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Investors Scouring the World for Yield Turn to South Korea

Kyungji Cho
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Investors Scouring the World for Yield Turn to South Korea

(Bloomberg) -- South Korea is looking increasingly alluring to some global debt investors who see it as an oasis of decent yields amid more volatile markets elsewhere.

That appeal has helped non-government-owned Korean companies such as SK Hynix Inc. boost overall overseas bond issuance to an eight-year high. The surge is all the more striking given the risks with South Korea: a nasty trade spat with Japan, economic growth that’s forecast to be the slowest in a decade, and uncertainty with the communist regime in the north of the peninsula.

SK Hynix, Asia’s second-largest maker of memory chips, priced $500 million of five-year notes on Tuesday, Bloomberg-compiled data show. It was the first offshore debt sale by the firm since 2012. The company came to market even after Moody’s Investors Service cut its Baa2 rating outlook to negative in July, in part because of controls on Japanese semiconductor material imports to South Korea.

With the right pricing, some Korean issuers are benefiting from strong demand for high-grade debt right now. Average yields on Asian investment-grade dollar bonds fell to the lowest since late 2016 last week with slowing growth worldwide pushing investors to safer fixed-income assets.

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SK Hynix marketed the bond even after Hyundai Capital Services Inc. pulled back its planned deal last week, citing rising volatility in markets due to trade friction and weaker-than-expected global economic indicators. After escaping from junk-grade ratings in 2017, the Icheon-based chipmaker said it hoped to diversify funding by entering the offshore market.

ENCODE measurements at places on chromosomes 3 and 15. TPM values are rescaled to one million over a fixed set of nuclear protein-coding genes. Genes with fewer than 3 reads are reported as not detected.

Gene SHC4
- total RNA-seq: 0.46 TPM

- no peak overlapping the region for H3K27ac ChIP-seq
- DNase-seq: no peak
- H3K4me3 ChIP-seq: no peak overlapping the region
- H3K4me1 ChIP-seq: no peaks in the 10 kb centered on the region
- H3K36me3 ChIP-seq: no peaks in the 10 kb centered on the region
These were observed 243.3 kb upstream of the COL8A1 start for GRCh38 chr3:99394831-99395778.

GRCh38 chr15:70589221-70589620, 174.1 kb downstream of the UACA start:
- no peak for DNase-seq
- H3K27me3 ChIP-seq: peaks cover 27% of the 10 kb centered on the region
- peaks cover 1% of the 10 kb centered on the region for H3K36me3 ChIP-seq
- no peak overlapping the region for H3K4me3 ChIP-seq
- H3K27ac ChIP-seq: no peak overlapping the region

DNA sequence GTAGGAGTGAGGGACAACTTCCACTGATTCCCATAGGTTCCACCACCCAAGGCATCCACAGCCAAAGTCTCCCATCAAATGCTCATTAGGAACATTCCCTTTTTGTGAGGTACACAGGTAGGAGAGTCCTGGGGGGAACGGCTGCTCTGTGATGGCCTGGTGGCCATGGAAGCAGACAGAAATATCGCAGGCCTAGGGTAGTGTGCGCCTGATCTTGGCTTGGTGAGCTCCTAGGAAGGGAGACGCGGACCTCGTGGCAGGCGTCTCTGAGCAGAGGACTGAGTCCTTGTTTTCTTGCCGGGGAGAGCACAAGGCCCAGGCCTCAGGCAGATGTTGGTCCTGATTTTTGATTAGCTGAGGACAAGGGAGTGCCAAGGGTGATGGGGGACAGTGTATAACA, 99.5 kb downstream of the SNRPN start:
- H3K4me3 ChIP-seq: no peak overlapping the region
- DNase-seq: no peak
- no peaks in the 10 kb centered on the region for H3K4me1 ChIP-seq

Non-government-owned Korean companies such as SK Hynix have boosted overall issuance by 27% so far this year to $5.6 billion, according to data compiled by Bloomberg. Raising money in the overseas markets gives them an alternative to selling won-denominated debt.

As most of the offshore bonds from Korea are typically sold by state-owned enterprises or banks, there’s a scarcity value in offerings such as SK Hynix’s. The biggest deal to price this year was LG Chem Ltd’s $1 billion and 500 million euro ($552 million) of notes in April.

The U.S.-China trade war and Korea’s feud with Japan are adding to uncertainties for the Korean economy, clouding the rating outlook for Korean companies overall. South Korea said on Wednesday it’s filing a complaint with the World Trade Organization against Japan’s export curbs on key materials used by chipmakers.

But with the U.S. yield curve inversion marking a “watershed event” for global capital markets, lower volatility markets such as Korea are probably a good option right now, according to Todd Schubert at Bank of Singapore.

(Updates with South Korea’s WTO complaint in eighth paragraph.)

To contact the reporter on this story: Kyungji Cho in Seoul at kcho54@bloomberg.net

To contact the editors responsible for this story: Andrew Monahan at amonahan@bloomberg.net, Beth Thomas, Ken McCallum

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